Wednesday, October 12, 2011

Book Reviews #24

We need to talk about Kevin - Lionel Shriver

This is a book I'd 'wanted' to read for some time, but could never summon up the courage needed and trust me it needs bucket loads of courage, especially for a parent. All I knew about the plot was that a problem child was involved, otherwise why the need to talk about him? But still I shied away.

Sing at bookgroup suggested it as she loves Lionel Shriver's style of writing, although she did warn us that parents might find the subject matter tricky - that's putting it mildly!

I was so relieved to finally finish this book, I'm really looking forward to reading something light weight and frothy, I have been page counting for the last week as the book got heavier and heavier. Part way through a new character entered the plot line and I blanched, leaving the book alone for a day or so, for fear of what was to come and then in the dying pages of the book there was yet another hideous twist to choke down, a truly tough read.

So here's the plot: set in America in the late 90's, Eva is the mother of Kevin, wife of Franklin, she is reminiscing about their life to date together in a series of letters to her estranged husband. Eva and Franklin were besotted with each other, then they have a baby, Kevin. From the very beginning Kevin is not a 'normal' child, seemingly full of anger with the world, no nanny or babysitter could tolerate him and as time went on his behaviour to others worsened, nothing obvious and nothing proven, his father always believing the good in his son, but Eva felt differently, she could see no goodness in Kevin. It becomess apparent very early on that Kevin at the time of the letters is in prison/young offenders institute due to going on a bit of a killing spree at school and his mother is visiting him every two weeks despite neither of them seeming to want or enjoy the contact.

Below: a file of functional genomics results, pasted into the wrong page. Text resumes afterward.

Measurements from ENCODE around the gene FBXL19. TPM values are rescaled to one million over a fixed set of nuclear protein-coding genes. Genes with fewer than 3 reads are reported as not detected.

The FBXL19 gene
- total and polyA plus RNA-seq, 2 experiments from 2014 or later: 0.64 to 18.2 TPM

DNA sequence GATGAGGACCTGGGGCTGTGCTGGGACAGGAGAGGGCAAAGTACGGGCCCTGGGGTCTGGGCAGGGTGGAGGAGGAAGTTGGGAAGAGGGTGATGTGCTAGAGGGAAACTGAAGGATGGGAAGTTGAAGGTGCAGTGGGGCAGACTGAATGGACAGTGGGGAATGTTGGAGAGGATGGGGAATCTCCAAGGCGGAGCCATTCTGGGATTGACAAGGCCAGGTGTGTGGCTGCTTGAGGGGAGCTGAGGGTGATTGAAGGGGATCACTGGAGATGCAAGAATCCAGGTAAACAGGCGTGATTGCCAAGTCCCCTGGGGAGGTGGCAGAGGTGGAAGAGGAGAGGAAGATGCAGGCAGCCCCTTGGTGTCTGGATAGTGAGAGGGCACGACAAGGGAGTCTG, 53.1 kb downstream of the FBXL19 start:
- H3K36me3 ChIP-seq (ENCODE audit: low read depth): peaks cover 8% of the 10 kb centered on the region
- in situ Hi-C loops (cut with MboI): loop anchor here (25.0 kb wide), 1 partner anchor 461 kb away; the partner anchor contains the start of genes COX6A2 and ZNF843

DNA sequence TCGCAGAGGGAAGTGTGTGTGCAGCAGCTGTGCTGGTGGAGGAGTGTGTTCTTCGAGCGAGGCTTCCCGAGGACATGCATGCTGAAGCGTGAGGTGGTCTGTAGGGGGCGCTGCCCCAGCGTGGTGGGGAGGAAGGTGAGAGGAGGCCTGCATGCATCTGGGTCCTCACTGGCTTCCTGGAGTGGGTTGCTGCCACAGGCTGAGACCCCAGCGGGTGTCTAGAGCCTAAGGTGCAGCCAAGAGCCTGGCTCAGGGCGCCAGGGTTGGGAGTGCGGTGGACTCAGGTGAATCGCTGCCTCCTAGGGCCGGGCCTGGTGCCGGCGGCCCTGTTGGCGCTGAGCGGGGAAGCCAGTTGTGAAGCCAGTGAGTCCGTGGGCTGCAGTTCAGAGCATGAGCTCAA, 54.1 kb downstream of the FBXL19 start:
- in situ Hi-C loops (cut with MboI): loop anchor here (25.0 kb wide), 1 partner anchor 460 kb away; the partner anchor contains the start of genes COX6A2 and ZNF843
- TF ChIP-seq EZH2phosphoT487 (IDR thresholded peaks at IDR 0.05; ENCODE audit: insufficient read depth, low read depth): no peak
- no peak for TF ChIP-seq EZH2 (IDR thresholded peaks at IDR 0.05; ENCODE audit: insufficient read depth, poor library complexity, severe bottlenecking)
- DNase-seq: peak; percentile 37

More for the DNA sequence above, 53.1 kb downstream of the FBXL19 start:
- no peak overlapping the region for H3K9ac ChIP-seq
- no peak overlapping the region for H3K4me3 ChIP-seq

As a parent of growing children this book made me pause in my life and consider the whole 'nature/nurture' debate, and also the impact that violent video games and films have on growing minds.

It is brilliantly written and Sing promises me that Shriver's other books are nothing like as chilling as this one, so I may go on to read more of hers. I can only recommend this book but be warned, it's tough.

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